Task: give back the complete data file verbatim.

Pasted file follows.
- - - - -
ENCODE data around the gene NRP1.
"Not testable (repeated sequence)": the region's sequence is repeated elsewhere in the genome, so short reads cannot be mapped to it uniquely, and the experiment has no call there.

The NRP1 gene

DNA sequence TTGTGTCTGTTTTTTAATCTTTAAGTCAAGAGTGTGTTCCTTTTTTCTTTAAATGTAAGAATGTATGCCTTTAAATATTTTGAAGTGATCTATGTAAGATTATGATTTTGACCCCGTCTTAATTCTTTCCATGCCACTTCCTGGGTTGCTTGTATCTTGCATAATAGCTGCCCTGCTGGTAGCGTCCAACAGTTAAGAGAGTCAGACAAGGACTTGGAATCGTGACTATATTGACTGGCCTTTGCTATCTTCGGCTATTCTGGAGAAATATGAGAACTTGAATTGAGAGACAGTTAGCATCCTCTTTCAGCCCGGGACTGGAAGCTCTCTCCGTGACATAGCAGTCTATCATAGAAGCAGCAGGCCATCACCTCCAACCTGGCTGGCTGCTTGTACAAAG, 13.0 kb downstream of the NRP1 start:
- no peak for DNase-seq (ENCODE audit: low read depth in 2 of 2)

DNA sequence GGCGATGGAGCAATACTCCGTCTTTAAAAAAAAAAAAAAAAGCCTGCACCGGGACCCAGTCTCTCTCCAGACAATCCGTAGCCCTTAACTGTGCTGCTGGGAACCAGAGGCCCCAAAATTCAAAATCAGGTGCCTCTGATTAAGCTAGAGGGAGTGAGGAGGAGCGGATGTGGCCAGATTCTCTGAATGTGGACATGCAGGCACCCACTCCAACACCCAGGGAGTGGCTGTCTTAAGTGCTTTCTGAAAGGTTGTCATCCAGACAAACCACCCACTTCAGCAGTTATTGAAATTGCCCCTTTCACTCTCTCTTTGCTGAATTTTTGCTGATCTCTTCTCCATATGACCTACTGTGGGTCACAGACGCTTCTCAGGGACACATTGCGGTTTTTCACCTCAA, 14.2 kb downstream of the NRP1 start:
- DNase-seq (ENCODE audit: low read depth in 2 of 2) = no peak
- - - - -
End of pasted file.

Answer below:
ENCODE data around the gene NRP1.
"Not testable (repeated sequence)": the region's sequence is repeated elsewhere in the genome, so short reads cannot be mapped to it uniquely, and the experiment has no call there.

The NRP1 gene

DNA sequence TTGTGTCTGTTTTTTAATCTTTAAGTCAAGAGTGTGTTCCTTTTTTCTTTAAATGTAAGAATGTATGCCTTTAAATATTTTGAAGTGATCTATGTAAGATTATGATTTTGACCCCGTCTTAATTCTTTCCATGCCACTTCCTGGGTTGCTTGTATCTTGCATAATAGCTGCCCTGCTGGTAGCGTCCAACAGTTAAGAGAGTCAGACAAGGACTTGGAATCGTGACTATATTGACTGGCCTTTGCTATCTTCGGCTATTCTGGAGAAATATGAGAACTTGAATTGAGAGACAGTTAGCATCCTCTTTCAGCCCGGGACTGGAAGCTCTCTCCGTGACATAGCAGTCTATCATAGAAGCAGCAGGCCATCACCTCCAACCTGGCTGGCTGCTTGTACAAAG, 13.0 kb downstream of the NRP1 start:
- no peak for DNase-seq (ENCODE audit: low read depth in 2 of 2)

DNA sequence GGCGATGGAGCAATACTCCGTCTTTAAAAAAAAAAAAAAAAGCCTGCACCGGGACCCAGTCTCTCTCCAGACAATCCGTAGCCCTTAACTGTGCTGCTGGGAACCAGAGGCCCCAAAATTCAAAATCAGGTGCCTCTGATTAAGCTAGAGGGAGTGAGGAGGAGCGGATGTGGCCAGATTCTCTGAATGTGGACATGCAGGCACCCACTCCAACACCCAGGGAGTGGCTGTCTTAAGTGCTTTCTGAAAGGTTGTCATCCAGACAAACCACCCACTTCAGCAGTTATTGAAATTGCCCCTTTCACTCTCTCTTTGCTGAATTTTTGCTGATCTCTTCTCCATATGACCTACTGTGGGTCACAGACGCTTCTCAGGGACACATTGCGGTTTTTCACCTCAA, 14.2 kb downstream of the NRP1 start:
- DNase-seq (ENCODE audit: low read depth in 2 of 2) = no peak